Ear-EEG is being investigated as a way to accurately monitor sleep at home, reports BioMedCentral.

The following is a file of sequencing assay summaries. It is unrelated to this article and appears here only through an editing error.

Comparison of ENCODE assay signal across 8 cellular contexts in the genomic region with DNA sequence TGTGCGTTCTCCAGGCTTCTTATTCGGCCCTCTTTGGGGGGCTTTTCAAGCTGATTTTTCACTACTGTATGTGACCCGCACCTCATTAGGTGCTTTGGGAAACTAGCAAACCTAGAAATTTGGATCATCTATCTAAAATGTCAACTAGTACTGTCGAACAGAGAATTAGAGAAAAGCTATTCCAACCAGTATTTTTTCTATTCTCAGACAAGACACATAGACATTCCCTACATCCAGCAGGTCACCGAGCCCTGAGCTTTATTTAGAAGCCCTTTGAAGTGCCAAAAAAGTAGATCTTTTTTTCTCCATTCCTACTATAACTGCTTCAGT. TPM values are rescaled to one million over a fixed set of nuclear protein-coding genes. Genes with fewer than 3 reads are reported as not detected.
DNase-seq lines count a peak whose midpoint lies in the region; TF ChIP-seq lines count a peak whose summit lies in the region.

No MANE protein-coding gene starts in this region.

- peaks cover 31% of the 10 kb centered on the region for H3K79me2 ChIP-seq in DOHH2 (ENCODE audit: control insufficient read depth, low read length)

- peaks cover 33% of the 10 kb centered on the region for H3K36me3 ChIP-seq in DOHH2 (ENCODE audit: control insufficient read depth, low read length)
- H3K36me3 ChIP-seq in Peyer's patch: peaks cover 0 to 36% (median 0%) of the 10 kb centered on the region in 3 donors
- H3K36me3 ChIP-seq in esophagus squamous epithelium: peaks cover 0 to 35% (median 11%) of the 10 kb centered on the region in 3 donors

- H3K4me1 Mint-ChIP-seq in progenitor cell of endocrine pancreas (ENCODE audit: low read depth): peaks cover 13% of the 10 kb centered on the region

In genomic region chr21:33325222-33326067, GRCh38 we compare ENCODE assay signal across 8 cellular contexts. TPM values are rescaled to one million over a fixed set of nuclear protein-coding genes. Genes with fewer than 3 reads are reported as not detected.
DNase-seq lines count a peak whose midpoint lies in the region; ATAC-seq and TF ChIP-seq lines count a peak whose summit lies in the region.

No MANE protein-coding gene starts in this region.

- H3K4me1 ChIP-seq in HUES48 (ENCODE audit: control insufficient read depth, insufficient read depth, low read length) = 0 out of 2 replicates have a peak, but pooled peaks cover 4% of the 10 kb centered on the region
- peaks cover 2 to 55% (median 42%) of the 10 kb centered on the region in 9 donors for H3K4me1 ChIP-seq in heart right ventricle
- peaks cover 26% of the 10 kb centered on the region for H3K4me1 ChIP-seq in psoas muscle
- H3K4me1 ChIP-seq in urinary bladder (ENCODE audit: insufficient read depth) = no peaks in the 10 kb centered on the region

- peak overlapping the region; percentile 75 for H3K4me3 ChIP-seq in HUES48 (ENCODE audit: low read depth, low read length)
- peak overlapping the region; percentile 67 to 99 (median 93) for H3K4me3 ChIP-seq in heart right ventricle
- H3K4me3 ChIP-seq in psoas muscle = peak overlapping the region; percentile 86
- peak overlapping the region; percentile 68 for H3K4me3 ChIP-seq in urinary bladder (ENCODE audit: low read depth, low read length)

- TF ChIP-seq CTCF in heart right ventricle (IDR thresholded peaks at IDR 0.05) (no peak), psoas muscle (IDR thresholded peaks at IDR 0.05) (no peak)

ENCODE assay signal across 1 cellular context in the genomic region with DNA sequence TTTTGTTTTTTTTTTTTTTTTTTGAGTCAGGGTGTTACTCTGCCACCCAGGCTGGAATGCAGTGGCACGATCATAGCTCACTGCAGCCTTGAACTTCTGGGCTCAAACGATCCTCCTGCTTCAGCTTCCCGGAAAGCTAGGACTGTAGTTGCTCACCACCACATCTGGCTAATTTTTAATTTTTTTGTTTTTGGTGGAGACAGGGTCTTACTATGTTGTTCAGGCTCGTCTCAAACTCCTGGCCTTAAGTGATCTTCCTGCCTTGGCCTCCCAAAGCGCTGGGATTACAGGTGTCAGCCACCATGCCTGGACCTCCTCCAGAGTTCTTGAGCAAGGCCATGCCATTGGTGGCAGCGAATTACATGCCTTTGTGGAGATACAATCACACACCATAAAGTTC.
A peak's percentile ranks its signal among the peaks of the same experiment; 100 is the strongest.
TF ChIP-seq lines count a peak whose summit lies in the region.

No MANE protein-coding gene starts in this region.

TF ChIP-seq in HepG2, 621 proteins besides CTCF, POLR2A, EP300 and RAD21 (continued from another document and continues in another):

In our study: 9 people were equipped with both polysomnography and ear-EEG, and spend the night in their own beds. Afterwards, we used the ear-EEG measurements to automatically (using a computer algorithm) score their sleep, meaning that we determined at what time of night they were in different sleep stages (REM sleep, deep sleep etc.). We then measured how much our ear-EEG based sleep scoring agreed with the clinician’s scoring, when she used the polysomnography data.